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I have a lots of short programs in C. Each program realize simple operation for example: include library, load something (ex matrix) from file, do simple operation, write matrix to file end.

I want to measure real time of excecution a whole program (not only fragment of code).

My simple idea is using htop or ps aux -> column time. But this method isn't good because I don't have exacly time of execution but time of excecution during last refresh and I can miss this.

Do you have any method to measure time of process in linux?

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you can always use the time builtin of your shell: time ./yourprogram –  Yefim Dinitz Oct 22 '12 at 8:35
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Actually, it is better to change the programs or their inputs so that they run for a few seconds. If your program only need some milliseconds to complete, the measures will be very inaccurate. –  Basile Starynkevitch Oct 22 '12 at 8:56
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3 Answers 3

up vote 4 down vote accepted

If your program is named foo, then simply typing

~$ time foo

should do exactly what you want.

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In addition to other answers, mostly suggesting to use the time utility or shell builtins:

  • time(7) is a very useful page to read.
  • You might use (inside your code) the clock(3) standard function to get CPU time in microseconds.
  • Resolution and accuracy of time measures depends upon hardware and operating system kernel. You could prefer a "real-time" kernel (e.g. a linux-image-3.2.0-rt package), or at least a kernel configured with CONFIG_HZ_1000) to get more precise time measures.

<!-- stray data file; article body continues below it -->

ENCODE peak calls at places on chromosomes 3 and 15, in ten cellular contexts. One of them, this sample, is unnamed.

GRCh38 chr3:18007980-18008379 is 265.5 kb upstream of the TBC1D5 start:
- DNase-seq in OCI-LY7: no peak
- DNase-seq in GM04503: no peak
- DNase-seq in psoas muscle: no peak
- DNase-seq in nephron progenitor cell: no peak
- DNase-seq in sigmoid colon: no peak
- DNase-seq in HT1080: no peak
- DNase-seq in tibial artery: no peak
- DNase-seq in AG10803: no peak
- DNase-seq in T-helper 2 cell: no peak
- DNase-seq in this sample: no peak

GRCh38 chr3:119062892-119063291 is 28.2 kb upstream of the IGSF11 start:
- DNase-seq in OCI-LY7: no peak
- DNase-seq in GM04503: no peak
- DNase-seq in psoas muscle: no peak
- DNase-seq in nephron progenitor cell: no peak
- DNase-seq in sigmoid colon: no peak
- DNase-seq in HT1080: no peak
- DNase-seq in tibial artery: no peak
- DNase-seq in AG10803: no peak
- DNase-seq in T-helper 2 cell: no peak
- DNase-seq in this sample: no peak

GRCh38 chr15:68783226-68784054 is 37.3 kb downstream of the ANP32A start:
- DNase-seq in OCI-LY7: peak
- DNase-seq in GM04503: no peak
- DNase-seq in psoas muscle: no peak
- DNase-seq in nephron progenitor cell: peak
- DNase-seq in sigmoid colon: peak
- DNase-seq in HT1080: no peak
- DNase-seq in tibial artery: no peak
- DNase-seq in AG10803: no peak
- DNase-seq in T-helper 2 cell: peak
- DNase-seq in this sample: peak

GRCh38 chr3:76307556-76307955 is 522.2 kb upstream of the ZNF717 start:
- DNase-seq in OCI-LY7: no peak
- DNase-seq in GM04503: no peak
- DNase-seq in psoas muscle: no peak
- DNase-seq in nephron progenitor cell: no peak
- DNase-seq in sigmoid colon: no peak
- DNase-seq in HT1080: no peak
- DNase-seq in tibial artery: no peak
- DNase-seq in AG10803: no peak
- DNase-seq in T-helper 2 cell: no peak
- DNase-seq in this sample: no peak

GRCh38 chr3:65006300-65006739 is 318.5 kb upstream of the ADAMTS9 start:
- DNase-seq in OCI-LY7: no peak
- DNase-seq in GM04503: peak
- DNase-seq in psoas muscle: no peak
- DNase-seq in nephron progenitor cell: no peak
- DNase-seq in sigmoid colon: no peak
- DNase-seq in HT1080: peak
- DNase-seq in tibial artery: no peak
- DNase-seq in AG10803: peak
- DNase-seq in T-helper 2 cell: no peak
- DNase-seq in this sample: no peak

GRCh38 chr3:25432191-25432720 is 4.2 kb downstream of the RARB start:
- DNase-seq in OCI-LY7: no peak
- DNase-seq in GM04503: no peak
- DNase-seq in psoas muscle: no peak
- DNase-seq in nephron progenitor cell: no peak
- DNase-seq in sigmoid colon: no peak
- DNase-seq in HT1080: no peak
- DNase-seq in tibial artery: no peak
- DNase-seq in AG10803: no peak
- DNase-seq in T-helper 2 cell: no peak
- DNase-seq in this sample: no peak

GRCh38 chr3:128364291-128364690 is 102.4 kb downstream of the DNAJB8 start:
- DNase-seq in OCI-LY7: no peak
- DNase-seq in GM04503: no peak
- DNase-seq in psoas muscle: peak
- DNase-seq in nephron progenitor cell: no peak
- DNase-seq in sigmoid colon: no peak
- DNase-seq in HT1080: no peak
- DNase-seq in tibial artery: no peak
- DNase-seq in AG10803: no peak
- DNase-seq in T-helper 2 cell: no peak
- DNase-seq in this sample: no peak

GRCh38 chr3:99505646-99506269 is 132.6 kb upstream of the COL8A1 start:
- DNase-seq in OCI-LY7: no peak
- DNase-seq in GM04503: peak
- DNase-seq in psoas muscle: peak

• You might also use (inside your code) the clock_gettime(2) syscall (so link also the -lrt library).
  • When doing measurements, try to have your measured process run a few seconds at least, and measure it several times (because e.g. of disk cache issues).
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+1for the clock(3) –  xci13 Oct 22 '12 at 9:16
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If you use

time <PROGRAM> [ARGS]

this will provide some base-level information. This should run your shell's time command. Example output:

$ time sleep 2
real    0m2.002s
user    0m0.000s
sys     0m0.000s

But there is also

/usr/bin/time <PROGRAM> [ARGS]

which is more flexible and provides considerably more diagnostic information regarding timing. This runs a GNU timing program. This site has some usage examples. Example output:

$ /usr/bin/time -v sleep 2
Command being timed: "sleep 2"
User time (seconds): 0.00
System time (seconds): 0.00
Percent of CPU this job got: 0%
Elapsed (wall clock) time (h:mm:ss or m:ss): 0:02.00
Average shared text size (kbytes): 0
Average unshared data size (kbytes): 0
Average stack size (kbytes): 0
Average total size (kbytes): 0
Maximum resident set size (kbytes): 2496
Average resident set size (kbytes): 0
Major (requiring I/O) page faults: 0
Minor (reclaiming a frame) page faults: 202
Voluntary context switches: 2
Involuntary context switches: 1
Swaps: 0
File system inputs: 0
File system outputs: 0
Socket messages sent: 0
Socket messages received: 0
Signals delivered: 0
Page size (bytes): 4096
Exit status: 0
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Adding little things to it... You can also do "man time" to know more about arguments and options with time command ...Whatever Richard mentioned is correct btw –  Omkant Oct 22 '12 at 8:45
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